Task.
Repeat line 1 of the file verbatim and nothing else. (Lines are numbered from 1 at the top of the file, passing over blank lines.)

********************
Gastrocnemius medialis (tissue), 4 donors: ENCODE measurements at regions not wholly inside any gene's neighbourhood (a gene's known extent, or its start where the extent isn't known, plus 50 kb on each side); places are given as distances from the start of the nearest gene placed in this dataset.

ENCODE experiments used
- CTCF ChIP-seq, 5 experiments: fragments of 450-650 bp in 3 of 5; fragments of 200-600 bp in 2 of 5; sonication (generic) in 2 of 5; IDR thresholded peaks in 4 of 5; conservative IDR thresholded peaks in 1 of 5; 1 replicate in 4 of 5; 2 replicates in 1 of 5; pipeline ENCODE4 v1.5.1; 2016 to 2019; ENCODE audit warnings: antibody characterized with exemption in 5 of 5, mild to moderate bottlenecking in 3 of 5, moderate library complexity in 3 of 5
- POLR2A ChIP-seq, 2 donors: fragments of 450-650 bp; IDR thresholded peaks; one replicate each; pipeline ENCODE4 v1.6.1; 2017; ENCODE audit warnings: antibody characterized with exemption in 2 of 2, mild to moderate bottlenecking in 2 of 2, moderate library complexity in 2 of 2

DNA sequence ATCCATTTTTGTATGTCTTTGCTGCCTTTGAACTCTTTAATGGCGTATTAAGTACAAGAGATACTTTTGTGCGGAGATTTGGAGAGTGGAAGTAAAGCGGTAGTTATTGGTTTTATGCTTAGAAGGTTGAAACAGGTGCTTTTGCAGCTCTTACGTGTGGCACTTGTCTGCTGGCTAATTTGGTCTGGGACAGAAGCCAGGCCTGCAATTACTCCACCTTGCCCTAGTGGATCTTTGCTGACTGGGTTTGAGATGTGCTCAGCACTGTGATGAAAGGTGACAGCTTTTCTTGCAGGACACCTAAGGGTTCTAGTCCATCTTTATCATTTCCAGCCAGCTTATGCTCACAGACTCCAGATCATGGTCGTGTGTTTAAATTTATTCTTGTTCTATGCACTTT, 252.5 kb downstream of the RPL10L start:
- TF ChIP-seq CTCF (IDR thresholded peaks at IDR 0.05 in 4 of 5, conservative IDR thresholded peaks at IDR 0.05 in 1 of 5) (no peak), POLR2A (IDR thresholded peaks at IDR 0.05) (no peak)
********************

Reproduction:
Gastrocnemius medialis (tissue), 4 donors: ENCODE measurements at regions not wholly inside any gene's neighbourhood (a gene's known extent, or its start where the extent isn't known, plus 50 kb on each side); places are given as distances from the start of the nearest gene placed in this dataset.